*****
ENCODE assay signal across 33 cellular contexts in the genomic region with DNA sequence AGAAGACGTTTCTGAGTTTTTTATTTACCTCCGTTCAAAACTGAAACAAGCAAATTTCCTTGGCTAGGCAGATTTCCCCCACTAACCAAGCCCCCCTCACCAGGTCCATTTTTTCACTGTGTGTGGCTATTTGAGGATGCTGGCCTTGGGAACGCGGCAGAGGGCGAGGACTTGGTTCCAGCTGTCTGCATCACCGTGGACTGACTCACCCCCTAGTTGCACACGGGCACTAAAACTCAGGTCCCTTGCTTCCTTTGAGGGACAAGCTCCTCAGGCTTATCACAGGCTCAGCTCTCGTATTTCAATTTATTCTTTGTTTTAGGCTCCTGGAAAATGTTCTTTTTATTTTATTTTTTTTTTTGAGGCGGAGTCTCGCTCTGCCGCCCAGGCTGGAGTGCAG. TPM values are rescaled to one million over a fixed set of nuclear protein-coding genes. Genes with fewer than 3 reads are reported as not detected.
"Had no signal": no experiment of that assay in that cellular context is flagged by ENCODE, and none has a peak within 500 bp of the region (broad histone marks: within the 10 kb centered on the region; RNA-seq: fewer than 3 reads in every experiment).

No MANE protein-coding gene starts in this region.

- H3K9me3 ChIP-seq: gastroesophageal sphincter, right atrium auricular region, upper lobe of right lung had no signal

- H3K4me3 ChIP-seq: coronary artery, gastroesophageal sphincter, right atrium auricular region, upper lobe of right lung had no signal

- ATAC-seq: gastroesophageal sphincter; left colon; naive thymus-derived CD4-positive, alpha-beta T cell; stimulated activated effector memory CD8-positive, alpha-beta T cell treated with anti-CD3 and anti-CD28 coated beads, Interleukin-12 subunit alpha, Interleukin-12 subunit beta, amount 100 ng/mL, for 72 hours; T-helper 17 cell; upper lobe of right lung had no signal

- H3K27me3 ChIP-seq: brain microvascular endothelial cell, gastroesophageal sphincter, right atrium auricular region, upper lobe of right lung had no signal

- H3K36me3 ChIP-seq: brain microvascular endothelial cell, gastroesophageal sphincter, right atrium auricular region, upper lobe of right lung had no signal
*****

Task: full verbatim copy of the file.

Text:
ENCODE assay signal across 33 cellular contexts in the genomic region with DNA sequence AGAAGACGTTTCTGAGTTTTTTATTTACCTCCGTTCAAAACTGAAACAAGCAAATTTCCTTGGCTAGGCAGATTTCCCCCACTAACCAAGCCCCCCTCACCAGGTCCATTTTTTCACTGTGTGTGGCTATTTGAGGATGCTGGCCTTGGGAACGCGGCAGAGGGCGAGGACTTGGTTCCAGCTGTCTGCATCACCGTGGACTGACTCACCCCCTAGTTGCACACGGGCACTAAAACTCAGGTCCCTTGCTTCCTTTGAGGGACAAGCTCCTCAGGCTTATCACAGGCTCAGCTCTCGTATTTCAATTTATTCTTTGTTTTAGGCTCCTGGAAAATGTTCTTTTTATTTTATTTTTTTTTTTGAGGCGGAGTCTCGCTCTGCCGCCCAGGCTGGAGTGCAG. TPM values are rescaled to one million over a fixed set of nuclear protein-coding genes. Genes with fewer than 3 reads are reported as not detected.
"Had no signal": no experiment of that assay in that cellular context is flagged by ENCODE, and none has a peak within 500 bp of the region (broad histone marks: within the 10 kb centered on the region; RNA-seq: fewer than 3 reads in every experiment).

No MANE protein-coding gene starts in this region.

- H3K9me3 ChIP-seq: gastroesophageal sphincter, right atrium auricular region, upper lobe of right lung had no signal

- H3K4me3 ChIP-seq: coronary artery, gastroesophageal sphincter, right atrium auricular region, upper lobe of right lung had no signal

- ATAC-seq: gastroesophageal sphincter; left colon; naive thymus-derived CD4-positive, alpha-beta T cell; stimulated activated effector memory CD8-positive, alpha-beta T cell treated with anti-CD3 and anti-CD28 coated beads, Interleukin-12 subunit alpha, Interleukin-12 subunit beta, amount 100 ng/mL, for 72 hours; T-helper 17 cell; upper lobe of right lung had no signal

- H3K27me3 ChIP-seq: brain microvascular endothelial cell, gastroesophageal sphincter, right atrium auricular region, upper lobe of right lung had no signal

- H3K36me3 ChIP-seq: brain microvascular endothelial cell, gastroesophageal sphincter, right atrium auricular region, upper lobe of right lung had no signal